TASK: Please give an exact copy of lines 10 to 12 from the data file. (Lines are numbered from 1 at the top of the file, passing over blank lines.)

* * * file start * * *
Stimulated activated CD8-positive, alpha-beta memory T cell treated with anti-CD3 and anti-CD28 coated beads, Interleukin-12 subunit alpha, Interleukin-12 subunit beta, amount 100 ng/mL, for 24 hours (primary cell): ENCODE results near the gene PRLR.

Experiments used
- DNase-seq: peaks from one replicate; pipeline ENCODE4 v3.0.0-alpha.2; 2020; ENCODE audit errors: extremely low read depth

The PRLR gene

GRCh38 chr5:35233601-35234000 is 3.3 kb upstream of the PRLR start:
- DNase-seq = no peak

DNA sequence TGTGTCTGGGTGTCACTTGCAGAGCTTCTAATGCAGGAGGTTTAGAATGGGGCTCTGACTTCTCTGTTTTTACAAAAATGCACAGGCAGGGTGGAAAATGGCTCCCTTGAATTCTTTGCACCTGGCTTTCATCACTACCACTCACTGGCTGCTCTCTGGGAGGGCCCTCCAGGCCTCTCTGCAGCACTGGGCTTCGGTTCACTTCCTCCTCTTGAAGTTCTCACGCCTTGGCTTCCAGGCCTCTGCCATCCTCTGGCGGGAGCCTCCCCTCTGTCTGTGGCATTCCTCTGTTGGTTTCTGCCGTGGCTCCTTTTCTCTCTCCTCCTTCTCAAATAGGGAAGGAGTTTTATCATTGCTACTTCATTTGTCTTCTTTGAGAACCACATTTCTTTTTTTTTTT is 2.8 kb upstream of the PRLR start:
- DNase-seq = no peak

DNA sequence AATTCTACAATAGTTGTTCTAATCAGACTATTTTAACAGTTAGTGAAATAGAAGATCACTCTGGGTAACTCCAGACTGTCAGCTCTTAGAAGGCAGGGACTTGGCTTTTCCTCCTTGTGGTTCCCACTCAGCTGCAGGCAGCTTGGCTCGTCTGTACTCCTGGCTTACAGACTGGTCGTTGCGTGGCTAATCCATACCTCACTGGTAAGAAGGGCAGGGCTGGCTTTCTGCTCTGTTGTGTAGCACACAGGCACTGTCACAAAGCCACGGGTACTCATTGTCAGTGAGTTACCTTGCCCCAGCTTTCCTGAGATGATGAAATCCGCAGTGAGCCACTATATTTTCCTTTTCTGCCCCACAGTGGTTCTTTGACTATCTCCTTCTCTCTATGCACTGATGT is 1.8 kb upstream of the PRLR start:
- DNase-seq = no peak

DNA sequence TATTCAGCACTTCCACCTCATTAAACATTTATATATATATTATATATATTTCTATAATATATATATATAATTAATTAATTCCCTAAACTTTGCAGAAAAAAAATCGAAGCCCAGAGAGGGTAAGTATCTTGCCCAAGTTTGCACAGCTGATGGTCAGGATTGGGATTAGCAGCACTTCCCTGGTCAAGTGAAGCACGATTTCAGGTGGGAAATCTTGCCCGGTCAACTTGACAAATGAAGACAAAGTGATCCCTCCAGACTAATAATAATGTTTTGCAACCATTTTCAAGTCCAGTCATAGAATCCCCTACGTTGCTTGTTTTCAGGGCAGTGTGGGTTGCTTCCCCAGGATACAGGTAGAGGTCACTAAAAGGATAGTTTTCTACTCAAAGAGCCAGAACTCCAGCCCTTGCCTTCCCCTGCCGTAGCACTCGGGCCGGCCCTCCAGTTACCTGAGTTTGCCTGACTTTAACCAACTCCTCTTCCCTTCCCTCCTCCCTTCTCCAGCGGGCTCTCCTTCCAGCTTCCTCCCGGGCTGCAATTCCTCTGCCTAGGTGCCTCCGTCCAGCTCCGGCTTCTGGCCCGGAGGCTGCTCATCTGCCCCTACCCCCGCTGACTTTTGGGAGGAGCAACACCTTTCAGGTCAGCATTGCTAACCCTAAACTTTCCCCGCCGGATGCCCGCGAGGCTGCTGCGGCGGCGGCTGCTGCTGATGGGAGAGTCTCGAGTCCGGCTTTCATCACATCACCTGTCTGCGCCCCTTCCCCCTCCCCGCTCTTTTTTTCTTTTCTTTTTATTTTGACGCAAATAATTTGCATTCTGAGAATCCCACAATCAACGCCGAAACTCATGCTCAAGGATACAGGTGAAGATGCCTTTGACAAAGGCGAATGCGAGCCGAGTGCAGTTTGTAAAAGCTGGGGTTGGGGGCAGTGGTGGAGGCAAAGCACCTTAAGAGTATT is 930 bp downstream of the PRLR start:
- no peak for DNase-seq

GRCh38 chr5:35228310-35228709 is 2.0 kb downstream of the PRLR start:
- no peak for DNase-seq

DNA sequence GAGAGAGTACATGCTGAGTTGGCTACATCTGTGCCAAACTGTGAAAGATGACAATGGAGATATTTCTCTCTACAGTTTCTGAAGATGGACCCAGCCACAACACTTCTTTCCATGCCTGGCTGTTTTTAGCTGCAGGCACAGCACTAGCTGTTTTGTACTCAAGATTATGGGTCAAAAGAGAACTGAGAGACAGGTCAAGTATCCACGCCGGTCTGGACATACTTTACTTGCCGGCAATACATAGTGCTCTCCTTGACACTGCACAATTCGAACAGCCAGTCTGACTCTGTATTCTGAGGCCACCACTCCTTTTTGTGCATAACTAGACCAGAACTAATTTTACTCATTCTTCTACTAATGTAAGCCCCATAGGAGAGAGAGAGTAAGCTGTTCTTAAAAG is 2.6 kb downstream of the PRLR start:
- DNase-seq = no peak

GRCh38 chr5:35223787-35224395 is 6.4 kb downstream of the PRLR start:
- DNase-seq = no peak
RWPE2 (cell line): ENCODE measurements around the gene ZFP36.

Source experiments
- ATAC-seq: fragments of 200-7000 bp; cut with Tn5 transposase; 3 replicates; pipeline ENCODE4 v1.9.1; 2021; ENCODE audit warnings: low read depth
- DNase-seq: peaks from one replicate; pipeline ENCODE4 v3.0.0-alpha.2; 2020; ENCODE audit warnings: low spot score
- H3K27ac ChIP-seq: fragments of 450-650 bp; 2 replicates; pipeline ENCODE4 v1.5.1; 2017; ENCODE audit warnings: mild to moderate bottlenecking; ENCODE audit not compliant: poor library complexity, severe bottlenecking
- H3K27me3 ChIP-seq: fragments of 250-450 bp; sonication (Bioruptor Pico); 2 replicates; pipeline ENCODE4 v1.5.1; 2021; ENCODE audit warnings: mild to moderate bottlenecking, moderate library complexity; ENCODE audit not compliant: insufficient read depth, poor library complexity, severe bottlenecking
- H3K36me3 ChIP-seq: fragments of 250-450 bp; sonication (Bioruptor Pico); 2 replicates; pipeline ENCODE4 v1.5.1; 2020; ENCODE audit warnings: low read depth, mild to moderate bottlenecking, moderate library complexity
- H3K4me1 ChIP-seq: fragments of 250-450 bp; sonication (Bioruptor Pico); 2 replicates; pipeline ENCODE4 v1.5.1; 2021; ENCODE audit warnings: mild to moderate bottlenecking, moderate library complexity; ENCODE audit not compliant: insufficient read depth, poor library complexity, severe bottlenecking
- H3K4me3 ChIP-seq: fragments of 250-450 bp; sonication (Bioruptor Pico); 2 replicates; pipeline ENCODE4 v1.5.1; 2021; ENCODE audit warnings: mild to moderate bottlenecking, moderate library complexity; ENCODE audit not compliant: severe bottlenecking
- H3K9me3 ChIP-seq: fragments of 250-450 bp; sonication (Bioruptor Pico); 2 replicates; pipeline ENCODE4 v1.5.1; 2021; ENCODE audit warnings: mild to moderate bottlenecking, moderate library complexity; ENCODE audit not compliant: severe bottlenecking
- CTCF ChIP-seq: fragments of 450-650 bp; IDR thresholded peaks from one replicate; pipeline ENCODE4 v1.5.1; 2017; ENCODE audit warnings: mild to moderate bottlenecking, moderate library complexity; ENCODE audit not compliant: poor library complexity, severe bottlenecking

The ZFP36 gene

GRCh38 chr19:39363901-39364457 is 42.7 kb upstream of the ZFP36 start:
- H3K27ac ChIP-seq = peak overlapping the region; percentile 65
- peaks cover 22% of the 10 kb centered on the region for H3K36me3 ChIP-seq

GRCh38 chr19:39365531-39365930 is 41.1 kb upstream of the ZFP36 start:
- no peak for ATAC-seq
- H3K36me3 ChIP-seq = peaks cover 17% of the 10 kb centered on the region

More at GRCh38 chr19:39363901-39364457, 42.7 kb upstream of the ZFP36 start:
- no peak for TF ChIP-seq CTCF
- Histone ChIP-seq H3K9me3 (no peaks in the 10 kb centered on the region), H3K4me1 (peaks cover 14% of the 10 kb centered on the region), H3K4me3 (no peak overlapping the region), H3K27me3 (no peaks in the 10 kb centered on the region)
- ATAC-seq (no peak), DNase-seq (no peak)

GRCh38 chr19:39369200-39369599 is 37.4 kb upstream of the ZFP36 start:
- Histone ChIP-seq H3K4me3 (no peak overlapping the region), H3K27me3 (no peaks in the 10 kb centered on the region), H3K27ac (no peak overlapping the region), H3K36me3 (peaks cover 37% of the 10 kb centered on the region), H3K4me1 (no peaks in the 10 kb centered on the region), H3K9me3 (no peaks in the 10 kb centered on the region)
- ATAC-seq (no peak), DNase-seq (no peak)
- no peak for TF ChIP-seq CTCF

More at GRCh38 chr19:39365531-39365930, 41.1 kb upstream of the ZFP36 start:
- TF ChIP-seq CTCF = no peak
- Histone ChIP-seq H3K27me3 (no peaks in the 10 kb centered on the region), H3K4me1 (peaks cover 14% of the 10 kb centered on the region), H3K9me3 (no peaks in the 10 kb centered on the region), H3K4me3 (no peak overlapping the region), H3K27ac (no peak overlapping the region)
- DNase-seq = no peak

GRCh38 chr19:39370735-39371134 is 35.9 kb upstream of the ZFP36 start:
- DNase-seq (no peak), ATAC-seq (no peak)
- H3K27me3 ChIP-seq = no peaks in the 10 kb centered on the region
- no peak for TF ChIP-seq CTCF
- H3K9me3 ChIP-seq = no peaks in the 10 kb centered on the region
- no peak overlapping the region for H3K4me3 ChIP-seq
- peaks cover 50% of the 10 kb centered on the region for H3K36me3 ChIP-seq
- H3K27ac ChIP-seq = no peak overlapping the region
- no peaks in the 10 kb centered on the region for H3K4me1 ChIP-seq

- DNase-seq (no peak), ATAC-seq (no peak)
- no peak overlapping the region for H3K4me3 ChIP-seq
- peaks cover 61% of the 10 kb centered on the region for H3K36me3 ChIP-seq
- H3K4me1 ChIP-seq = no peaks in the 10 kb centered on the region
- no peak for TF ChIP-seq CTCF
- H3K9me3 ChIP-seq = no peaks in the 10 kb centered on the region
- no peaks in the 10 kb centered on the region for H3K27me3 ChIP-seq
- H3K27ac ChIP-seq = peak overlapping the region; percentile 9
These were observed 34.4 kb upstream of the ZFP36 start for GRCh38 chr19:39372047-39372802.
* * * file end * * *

- DNase-seq = no peak

DNA sequence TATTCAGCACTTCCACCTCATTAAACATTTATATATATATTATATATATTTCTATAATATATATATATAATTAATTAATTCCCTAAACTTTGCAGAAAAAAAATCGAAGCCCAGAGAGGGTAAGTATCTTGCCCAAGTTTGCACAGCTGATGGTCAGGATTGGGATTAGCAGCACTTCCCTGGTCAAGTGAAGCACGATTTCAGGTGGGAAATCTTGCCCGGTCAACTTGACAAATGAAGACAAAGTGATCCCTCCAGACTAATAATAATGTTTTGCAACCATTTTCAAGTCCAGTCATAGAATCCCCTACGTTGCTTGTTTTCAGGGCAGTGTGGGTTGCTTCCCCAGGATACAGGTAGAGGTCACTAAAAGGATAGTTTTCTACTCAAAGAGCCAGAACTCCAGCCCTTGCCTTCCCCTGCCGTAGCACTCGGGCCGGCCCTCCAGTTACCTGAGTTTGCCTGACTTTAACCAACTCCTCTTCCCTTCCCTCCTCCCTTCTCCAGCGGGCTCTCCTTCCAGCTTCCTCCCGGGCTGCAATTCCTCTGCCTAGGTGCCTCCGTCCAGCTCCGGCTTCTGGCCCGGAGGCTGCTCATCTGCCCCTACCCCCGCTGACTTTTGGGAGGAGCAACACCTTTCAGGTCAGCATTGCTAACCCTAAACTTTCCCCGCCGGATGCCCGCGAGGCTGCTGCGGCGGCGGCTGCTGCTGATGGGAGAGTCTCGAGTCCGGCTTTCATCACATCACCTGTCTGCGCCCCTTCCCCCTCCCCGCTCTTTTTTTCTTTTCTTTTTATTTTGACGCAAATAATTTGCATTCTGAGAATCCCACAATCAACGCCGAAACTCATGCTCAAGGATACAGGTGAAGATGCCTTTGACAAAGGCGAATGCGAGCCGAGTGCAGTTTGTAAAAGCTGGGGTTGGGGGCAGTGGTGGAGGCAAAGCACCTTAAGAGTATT is 930 bp downstream of the PRLR start:
- no peak for DNase-seq